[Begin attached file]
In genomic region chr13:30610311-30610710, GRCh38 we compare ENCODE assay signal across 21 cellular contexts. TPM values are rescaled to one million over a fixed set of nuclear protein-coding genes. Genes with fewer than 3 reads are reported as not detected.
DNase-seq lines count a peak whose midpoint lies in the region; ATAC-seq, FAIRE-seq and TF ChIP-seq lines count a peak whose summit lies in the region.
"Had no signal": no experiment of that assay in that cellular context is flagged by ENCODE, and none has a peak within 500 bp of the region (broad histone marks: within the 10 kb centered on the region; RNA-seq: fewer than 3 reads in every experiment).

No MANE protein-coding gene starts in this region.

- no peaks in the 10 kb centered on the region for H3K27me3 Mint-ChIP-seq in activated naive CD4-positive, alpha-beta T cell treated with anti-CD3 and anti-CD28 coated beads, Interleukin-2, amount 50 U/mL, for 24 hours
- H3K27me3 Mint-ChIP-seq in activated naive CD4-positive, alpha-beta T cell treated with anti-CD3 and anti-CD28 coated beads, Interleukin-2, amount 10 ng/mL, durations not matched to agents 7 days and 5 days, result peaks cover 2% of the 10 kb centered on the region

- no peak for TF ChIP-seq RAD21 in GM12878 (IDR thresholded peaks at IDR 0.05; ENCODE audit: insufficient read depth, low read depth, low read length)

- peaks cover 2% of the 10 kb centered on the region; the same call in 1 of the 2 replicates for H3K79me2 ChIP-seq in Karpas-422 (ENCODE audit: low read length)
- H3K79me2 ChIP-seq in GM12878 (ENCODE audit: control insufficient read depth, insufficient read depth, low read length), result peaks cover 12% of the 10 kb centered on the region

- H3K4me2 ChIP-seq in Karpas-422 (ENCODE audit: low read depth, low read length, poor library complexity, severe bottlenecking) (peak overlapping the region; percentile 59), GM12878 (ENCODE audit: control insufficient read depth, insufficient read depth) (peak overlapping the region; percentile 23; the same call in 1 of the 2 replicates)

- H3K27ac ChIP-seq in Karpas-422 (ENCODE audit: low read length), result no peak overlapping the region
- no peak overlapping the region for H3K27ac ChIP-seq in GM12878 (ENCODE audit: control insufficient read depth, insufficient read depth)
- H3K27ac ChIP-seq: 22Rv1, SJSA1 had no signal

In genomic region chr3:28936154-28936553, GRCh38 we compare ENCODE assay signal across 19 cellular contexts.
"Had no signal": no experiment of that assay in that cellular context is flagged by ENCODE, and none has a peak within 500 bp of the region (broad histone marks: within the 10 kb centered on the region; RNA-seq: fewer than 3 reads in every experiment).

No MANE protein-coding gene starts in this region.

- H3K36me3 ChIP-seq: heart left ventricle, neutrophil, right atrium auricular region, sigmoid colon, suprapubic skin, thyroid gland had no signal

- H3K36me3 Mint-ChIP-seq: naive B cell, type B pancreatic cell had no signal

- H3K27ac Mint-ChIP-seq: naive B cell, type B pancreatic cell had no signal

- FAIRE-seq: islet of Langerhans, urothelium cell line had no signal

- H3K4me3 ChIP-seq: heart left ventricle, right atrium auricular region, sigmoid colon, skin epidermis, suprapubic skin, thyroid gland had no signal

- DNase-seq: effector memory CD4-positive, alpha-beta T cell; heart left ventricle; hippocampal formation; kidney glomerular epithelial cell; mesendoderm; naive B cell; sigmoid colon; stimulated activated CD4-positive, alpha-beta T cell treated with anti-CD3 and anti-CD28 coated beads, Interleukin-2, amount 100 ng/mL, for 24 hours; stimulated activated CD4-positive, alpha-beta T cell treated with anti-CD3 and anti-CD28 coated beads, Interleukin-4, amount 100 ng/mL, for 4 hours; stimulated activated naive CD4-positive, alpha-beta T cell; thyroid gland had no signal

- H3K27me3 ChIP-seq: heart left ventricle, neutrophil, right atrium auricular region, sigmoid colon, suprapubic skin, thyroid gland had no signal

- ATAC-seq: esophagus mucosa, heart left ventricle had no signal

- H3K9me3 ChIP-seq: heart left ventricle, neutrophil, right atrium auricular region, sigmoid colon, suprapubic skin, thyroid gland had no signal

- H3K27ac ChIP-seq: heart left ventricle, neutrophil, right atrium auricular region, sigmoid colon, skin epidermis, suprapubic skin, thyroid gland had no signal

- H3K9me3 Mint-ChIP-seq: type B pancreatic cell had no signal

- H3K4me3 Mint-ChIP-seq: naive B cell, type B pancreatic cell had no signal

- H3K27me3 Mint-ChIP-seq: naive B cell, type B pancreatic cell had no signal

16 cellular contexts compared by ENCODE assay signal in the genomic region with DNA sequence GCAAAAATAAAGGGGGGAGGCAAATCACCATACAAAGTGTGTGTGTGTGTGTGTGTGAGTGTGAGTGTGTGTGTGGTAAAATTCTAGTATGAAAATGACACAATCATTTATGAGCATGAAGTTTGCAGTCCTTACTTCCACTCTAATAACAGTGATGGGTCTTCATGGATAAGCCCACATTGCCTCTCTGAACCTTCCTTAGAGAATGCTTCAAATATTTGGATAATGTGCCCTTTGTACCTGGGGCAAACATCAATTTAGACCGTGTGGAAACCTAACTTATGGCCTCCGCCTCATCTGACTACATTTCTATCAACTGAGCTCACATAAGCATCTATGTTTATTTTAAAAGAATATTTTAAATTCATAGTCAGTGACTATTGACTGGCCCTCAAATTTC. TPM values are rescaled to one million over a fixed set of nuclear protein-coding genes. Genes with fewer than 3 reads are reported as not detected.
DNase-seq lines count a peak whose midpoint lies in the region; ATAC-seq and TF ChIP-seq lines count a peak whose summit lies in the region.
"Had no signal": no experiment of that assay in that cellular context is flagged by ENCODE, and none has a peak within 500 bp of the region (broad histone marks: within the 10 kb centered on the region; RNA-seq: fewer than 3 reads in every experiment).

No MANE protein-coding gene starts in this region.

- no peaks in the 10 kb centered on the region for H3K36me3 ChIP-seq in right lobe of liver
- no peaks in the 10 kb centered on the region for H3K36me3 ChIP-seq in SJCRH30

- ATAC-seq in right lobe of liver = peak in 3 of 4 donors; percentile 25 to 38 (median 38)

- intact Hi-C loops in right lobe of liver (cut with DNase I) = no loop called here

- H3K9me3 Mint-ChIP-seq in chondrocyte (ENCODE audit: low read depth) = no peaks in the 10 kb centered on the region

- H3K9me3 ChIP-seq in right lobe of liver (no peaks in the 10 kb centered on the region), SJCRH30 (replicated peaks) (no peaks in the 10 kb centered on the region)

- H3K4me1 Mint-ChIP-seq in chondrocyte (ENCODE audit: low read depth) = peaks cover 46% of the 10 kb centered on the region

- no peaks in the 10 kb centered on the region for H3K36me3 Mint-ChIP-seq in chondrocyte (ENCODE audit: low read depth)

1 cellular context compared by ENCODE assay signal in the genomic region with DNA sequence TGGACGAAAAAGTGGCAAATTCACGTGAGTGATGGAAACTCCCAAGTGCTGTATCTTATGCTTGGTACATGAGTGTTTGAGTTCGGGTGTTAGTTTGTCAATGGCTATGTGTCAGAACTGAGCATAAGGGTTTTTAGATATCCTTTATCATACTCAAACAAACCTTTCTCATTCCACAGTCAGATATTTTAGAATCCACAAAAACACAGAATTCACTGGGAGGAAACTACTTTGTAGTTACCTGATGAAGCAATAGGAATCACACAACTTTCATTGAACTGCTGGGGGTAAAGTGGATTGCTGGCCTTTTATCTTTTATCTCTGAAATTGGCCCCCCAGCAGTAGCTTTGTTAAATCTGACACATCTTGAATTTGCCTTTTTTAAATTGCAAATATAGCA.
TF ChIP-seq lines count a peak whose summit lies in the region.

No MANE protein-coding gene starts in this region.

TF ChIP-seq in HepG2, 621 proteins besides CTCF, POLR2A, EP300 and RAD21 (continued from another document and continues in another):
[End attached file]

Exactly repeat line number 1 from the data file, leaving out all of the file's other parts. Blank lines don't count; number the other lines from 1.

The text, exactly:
In genomic region chr13:30610311-30610710, GRCh38 we compare ENCODE assay signal across 21 cellular contexts. TPM values are rescaled to one million over a fixed set of nuclear protein-coding genes. Genes with fewer than 3 reads are reported as not detected.